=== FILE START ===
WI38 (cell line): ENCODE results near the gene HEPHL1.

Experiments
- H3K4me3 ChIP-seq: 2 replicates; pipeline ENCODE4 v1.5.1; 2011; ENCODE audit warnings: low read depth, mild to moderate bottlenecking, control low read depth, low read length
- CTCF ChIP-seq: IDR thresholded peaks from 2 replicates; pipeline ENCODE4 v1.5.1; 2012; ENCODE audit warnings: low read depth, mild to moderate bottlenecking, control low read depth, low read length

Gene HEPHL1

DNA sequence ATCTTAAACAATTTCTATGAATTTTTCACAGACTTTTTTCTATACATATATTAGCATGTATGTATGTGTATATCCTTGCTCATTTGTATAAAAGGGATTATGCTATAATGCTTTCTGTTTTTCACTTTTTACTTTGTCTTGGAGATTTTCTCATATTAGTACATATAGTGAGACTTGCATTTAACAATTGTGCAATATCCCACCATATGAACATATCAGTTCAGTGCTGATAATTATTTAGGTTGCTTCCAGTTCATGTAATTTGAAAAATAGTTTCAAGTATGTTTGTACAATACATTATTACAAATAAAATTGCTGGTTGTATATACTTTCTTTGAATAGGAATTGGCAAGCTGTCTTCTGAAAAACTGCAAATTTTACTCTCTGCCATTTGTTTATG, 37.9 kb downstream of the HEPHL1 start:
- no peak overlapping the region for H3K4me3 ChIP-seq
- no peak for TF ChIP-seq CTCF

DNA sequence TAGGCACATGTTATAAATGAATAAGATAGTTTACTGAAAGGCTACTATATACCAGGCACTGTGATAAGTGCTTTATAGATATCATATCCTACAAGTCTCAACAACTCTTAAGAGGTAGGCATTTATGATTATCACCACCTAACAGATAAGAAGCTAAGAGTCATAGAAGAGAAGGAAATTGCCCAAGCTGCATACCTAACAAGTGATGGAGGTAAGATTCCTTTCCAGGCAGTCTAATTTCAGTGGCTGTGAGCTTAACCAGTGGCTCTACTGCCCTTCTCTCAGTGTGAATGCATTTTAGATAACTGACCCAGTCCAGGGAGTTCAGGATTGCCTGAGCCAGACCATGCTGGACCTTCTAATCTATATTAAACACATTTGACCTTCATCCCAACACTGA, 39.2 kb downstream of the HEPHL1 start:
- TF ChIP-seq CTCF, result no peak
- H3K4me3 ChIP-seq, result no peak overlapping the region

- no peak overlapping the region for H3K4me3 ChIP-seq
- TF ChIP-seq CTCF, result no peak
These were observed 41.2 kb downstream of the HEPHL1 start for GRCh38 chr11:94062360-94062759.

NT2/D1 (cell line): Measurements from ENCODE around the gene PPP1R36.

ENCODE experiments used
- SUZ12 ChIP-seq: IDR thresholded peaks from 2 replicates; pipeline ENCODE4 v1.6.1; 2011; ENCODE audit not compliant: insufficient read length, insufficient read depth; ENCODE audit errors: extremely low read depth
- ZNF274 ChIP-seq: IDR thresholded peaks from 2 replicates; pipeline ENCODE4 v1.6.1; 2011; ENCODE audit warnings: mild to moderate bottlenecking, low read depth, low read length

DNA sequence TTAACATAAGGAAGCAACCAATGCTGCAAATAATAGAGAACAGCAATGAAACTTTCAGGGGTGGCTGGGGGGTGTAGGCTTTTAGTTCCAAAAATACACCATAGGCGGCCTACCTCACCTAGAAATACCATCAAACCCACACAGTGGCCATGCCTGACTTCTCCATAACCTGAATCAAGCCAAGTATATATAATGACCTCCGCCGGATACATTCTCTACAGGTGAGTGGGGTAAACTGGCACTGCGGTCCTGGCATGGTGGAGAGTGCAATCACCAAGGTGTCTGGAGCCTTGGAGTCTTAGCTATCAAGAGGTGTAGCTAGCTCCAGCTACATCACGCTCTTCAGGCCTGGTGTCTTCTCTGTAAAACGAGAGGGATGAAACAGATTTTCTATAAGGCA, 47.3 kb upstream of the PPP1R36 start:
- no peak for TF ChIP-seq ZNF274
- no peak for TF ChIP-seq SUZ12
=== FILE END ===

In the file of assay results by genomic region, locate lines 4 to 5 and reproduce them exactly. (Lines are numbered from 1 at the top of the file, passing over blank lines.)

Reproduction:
- CTCF ChIP-seq: IDR thresholded peaks from 2 replicates; pipeline ENCODE4 v1.5.1; 2012; ENCODE audit warnings: low read depth, mild to moderate bottlenecking, control low read depth, low read length

Gene HEPHL1